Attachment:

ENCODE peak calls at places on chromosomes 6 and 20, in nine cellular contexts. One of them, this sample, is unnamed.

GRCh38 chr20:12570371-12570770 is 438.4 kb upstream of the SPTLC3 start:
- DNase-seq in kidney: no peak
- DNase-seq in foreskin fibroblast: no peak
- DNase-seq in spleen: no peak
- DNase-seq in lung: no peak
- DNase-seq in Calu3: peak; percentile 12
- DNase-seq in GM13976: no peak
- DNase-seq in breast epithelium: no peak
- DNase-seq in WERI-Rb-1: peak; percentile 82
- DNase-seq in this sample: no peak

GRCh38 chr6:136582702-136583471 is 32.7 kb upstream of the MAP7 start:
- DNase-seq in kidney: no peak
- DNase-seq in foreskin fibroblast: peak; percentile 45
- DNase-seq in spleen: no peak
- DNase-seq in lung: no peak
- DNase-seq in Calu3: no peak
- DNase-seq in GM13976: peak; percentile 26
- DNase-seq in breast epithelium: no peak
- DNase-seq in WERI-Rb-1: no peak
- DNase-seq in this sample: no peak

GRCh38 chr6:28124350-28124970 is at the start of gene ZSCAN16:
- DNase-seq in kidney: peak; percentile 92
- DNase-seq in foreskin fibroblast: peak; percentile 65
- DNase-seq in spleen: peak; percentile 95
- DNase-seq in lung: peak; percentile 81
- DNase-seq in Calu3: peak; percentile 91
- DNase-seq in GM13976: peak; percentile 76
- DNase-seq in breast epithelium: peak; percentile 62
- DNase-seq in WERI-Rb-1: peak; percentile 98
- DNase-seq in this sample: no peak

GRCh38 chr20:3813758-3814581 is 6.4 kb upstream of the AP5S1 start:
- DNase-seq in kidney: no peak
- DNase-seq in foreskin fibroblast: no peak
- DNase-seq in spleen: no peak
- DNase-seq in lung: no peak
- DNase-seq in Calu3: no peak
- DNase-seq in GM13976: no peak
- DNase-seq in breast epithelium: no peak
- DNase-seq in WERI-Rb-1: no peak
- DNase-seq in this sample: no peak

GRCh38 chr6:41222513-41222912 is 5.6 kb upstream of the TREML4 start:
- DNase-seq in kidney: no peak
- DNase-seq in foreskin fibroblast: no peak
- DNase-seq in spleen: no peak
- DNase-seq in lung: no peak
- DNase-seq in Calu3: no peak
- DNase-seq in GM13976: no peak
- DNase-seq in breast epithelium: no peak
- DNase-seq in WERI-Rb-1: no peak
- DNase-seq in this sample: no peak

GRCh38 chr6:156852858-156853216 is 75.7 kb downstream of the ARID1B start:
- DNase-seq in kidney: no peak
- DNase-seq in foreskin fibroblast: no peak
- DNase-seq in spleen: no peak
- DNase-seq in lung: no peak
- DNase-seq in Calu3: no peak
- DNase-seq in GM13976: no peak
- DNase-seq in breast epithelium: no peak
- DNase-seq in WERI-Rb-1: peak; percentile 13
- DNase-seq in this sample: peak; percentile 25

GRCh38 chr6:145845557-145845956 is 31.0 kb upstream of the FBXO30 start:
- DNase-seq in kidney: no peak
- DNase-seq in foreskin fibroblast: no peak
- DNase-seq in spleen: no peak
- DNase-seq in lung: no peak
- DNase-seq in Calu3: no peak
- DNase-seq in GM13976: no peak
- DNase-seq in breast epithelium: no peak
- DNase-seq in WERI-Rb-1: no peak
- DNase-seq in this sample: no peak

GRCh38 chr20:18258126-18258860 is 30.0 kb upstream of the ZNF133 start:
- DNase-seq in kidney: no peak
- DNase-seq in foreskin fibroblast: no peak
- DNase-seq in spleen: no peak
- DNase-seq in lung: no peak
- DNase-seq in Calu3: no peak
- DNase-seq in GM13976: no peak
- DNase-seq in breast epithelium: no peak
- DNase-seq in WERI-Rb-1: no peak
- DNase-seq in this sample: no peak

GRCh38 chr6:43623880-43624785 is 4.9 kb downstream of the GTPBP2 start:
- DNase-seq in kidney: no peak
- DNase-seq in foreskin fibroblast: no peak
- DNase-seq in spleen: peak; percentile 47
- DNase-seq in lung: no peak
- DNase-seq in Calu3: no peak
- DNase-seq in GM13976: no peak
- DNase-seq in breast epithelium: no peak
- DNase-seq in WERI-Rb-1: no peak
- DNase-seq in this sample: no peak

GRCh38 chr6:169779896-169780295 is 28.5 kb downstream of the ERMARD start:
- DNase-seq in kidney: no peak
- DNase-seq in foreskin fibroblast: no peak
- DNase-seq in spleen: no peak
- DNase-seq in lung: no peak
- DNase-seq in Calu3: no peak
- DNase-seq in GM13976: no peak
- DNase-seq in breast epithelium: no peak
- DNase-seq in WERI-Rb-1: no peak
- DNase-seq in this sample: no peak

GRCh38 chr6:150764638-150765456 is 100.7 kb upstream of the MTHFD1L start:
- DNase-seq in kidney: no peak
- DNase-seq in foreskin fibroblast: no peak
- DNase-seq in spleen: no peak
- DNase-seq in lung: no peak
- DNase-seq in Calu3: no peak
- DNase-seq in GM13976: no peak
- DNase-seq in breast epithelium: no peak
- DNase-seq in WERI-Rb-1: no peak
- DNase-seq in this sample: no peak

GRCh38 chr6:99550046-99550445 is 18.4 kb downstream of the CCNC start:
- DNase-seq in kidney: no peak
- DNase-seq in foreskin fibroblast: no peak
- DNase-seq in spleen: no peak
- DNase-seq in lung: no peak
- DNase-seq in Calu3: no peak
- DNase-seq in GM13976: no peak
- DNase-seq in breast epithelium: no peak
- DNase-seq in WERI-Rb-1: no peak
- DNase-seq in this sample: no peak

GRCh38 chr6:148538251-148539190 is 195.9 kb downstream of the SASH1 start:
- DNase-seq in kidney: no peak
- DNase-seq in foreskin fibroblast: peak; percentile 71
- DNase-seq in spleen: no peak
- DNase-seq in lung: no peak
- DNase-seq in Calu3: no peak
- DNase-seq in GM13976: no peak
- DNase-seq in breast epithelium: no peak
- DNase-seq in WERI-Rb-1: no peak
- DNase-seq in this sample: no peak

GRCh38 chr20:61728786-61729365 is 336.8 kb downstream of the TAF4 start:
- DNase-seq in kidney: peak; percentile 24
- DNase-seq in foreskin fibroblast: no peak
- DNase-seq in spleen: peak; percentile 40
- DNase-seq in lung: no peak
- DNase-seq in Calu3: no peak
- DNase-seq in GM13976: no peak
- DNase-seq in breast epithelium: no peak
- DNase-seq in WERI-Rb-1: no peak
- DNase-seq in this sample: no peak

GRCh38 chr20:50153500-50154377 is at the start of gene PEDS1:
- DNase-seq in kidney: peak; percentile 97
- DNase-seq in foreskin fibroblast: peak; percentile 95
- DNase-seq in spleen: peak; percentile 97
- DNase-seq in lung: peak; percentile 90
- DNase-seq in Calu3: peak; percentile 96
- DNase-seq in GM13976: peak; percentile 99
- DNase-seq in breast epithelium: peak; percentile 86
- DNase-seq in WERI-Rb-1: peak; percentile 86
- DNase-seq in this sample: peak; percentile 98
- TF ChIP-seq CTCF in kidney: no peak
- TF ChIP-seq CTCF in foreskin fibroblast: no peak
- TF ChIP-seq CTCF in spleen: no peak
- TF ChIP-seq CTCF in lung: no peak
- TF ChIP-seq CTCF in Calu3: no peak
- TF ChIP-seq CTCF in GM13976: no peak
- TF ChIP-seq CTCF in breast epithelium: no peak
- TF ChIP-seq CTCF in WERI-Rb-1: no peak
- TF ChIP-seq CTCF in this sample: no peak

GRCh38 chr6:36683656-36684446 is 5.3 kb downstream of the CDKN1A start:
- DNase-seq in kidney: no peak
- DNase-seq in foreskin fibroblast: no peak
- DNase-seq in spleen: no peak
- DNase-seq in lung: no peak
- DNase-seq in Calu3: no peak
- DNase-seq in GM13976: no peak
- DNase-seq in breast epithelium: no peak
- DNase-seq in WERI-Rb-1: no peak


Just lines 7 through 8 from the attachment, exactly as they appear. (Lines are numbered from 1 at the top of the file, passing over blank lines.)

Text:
- DNase-seq in Calu3: peak; percentile 12
- DNase-seq in GM13976: no peak